GE has pockets in locations all around the world and the chance to work in an international environment is what attracts MBAs, says Antonio. “There is vast international exposure. The ECLP community expands to all regions in the world and I can relate what I’m doing to other ECLP’s in different countries,” he says.
“This best-practices sharing gives me different perspectives, and contributes to better solutions.”
Yousef agrees. “You’ll build a great network across different global teams. And you’ll have great exposure to new markets, customers and products, creating precious networks internally and externally.”
Networking can get MBAs a long way in business. But to get onto the ECLP, you’ll need experience in sales or marketing. “Experience in those functions is really necessary. But that’s not to say that if someone had another background, such as consulting, we wouldn’t take them on,” says Chris Thomas, the programs’ Global Recruiting Director.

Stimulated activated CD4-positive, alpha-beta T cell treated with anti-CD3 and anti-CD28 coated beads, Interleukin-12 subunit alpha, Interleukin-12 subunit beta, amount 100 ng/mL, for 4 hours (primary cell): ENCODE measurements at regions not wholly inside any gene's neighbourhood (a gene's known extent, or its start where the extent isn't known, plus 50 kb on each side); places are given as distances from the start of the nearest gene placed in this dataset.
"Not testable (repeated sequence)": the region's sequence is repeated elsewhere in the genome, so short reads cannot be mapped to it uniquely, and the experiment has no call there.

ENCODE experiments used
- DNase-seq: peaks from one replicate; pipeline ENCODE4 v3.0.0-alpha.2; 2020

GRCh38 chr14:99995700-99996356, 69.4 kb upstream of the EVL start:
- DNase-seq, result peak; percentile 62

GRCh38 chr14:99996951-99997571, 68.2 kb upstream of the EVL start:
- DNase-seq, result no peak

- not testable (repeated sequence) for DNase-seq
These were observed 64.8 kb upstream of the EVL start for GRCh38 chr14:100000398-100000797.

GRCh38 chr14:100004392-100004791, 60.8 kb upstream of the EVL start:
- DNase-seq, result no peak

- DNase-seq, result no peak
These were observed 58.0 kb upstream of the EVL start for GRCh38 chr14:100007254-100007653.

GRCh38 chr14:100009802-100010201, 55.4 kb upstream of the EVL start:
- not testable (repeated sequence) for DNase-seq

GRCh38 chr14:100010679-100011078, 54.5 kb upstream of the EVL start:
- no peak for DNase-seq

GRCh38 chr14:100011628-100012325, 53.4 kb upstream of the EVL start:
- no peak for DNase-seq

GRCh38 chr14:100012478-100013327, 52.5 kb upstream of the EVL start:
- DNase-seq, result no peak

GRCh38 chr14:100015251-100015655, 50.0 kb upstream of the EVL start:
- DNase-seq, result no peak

Leadership and analytical skills are also a bonus, he adds; skills that allow MBAs to fit into the company with relative ease.
But a good alumni network, a huge component of any b-school, could give you a competitive advantage. “If you’ve reached out to a current ECLP or an ECLP alumnus, you will understand the flavour of being on the program, and can see if it's the right fit for you,” says Chris.
When Antonio applied to GE fresh out of the Australian Graduate School of Management (AGSM), a top-ranking school based in Sydney, the MBA alumni network was instrumental in him landing the job.
“It was easy to connect with ECLPs and other GE employees who were happy to share their experiences,” he says.
“Even some of my interviewers during the recruitment process were AGSM alumni, which immediately prompted a different tone in the discussion. The international recognition of the AGSM MBA programs also helped – the GE recruiting team and the AGSM career services team are in constant communication.
“The on-campus program presentations gave me a more vivid perspective of the program, and a chance to connect with current ECLPs.”